Background: Multiple sclerosis (MS), an inflammatory disease of the central nervous system (CNS), leads to demyelination, neuronal injury, and loss of white matter, yet still can’t be cured. Exosomes are doublelayered membrane vesicles of 30–200 nm in size, which can easily penetrate the blood–brain barrier
(BBB). Exosomes derived from umbilical cord mesenchymal stem cells exosomes (UMSC-exos) has been shown to treat experimental autoimmune encephalomyelitis (EAE) through the action of antiinflammatory and immunomodulatory, but its clinical translation has been hampered by their
inefficacious accumulation in CNS. Therefore, we developed a TAxI-peptide-chimeric UMSC-exos termed TAxI-exos for CNS-specific accumulation and curative effect in EAE. Methods: We used an EAE model in vivo, and actived T cells and BV-2 cells models in vitro. After two immunizations to establish the EAE model, UMSC-exos, TAxI-exos or DiR labeled exosomes were administered to EAE mice EAE mice for one dose (150μg) before the peak at day 15. On day 30, the mice were sacrificed to collect spinal cords, spleens, and blood for analysis of demyelination, inflammation, microglia, the proportions of T-cell subsets, and the expression of inflammatory cytokines. In vitro, for immune mechanism analyses, PBMCs and splenocytes isolated from healthy C57BL/6 mice, were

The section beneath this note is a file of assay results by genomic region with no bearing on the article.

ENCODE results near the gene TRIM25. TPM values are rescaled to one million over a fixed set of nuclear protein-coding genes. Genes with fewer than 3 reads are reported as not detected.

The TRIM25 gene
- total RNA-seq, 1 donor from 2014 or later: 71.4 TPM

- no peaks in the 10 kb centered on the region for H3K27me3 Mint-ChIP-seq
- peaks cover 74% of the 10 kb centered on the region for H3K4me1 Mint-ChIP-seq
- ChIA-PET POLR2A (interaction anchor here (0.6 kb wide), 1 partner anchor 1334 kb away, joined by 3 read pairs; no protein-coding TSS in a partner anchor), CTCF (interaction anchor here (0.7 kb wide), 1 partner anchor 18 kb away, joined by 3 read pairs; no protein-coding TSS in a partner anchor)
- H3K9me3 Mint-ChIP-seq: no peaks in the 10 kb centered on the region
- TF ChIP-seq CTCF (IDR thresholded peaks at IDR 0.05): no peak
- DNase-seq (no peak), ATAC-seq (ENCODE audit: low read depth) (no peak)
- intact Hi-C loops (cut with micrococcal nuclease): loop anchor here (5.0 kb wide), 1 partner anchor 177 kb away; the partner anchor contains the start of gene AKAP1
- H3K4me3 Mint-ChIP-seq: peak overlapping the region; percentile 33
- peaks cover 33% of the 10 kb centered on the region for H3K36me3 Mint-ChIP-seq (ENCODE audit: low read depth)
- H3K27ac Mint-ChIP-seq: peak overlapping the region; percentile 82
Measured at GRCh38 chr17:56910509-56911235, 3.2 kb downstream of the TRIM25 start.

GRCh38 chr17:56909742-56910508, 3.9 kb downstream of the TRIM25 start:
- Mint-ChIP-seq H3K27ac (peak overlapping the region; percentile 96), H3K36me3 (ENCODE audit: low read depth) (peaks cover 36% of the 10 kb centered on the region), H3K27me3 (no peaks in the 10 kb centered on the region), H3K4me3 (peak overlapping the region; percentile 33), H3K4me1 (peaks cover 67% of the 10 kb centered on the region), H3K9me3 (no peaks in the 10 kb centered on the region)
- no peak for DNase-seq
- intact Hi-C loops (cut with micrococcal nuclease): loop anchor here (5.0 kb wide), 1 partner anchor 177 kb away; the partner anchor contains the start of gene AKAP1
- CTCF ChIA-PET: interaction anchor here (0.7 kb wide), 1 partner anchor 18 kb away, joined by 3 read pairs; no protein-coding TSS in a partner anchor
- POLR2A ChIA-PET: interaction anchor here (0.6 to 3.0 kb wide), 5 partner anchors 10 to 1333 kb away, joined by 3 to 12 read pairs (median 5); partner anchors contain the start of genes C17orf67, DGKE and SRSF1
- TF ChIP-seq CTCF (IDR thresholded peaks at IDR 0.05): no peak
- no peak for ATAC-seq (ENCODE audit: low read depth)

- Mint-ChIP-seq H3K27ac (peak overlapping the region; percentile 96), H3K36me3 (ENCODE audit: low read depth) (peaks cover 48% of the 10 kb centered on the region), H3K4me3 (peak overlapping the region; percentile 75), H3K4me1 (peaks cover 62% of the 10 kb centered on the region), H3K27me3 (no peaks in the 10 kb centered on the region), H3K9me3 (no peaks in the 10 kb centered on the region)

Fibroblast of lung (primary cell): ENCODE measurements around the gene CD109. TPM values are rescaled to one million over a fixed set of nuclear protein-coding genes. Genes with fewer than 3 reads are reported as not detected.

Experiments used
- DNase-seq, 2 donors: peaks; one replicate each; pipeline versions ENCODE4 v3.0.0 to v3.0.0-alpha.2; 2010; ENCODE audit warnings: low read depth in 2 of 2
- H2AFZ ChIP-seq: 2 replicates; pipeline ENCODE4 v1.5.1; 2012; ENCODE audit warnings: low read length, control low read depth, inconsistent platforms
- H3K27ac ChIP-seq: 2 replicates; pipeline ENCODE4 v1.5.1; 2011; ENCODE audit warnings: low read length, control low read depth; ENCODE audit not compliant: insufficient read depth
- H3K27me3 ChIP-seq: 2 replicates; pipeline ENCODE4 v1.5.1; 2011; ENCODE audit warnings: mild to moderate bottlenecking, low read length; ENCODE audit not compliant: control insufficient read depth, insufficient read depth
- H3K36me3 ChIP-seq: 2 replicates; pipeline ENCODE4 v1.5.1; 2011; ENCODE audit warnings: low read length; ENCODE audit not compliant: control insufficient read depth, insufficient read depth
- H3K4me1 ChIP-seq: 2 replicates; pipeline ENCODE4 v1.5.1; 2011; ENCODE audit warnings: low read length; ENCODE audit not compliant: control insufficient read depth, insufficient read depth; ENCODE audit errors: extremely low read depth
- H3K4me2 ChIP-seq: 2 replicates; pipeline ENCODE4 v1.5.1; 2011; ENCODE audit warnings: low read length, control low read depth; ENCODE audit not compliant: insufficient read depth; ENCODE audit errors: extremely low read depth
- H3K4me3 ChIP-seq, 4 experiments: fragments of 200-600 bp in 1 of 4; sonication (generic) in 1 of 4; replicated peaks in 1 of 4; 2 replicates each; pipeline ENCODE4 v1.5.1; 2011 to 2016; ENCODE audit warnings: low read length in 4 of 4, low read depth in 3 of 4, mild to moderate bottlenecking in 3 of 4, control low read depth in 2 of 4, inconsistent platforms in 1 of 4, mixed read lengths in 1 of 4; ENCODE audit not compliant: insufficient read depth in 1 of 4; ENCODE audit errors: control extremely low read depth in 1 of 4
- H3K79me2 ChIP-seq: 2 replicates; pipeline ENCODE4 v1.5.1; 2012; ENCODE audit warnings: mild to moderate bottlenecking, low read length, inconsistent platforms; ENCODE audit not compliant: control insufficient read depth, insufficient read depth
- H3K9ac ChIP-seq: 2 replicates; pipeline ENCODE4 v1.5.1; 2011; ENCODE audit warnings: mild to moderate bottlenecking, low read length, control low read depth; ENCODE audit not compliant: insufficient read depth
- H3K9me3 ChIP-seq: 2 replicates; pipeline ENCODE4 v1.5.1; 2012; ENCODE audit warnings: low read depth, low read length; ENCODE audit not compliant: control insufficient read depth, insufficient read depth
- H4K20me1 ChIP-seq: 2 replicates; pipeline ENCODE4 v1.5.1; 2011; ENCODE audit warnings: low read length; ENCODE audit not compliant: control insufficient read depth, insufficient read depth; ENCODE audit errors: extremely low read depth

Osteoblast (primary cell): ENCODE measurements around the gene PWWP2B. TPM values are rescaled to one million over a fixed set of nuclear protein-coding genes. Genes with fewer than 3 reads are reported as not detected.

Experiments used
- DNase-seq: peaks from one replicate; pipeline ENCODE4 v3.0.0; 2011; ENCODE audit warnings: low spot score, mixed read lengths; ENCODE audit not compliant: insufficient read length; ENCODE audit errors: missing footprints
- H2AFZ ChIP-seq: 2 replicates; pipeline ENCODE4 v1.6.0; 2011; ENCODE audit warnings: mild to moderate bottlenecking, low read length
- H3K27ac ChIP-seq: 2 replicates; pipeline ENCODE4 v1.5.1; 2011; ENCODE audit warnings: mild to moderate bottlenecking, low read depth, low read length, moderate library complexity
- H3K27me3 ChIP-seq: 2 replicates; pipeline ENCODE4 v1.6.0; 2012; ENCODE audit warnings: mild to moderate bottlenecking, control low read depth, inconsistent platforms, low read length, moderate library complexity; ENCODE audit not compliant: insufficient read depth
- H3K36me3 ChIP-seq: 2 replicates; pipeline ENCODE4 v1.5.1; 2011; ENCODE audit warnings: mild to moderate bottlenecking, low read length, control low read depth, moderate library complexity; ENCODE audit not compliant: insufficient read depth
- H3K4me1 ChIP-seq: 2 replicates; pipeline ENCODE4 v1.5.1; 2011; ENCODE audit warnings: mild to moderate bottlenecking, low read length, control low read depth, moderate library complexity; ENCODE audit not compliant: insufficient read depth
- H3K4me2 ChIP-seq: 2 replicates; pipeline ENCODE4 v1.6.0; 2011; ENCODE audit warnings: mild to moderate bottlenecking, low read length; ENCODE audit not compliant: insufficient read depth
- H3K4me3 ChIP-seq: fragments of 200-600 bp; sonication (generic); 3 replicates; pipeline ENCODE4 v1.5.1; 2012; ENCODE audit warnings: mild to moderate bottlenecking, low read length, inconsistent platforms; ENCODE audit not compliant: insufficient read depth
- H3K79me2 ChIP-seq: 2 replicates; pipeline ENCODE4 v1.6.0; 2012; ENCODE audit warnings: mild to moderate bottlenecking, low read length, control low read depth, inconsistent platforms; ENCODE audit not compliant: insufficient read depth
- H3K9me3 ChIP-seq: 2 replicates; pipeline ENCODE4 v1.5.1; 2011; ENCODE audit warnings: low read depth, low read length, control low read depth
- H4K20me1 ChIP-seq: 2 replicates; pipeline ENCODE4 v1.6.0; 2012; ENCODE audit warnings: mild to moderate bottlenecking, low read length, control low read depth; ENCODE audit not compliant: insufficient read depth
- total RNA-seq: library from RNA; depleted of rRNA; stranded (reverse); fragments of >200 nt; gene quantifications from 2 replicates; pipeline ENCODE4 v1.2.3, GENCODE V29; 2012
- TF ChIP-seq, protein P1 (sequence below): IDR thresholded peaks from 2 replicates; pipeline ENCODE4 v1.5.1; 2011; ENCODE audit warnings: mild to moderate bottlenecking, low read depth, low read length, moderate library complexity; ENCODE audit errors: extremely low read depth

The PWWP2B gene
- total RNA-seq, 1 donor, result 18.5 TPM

activated and incubated with 0.15mg/mL UMSC-exos or TAxI-exos. Activated BV-2 cells were used to explore the targeting-ability and polarization-regulating ability of UMSC-exos and TAxI-exos. Results: As expected, TAxI-exos had significant curative effects in EAE mice compared with UMSC-exos
via an enhanced targeting-ability. The treatment alleviated inflammation, facilitated microglial cell polarization from M1 to M2, reduced the proportions of T-cell subsets, increased the expression levels of IL-4, IL-10, TGF-β, and IDO-1, and decreased the levels of IL-2, IL-6, IL-17A, IFN-γ, and TNF-α.
Conclusions: TAxI-exos have a great CNS-targeting ability and suppress pathological processes in EAE mice, which have a great potential therapeutic utility for MS and other CNS diseases.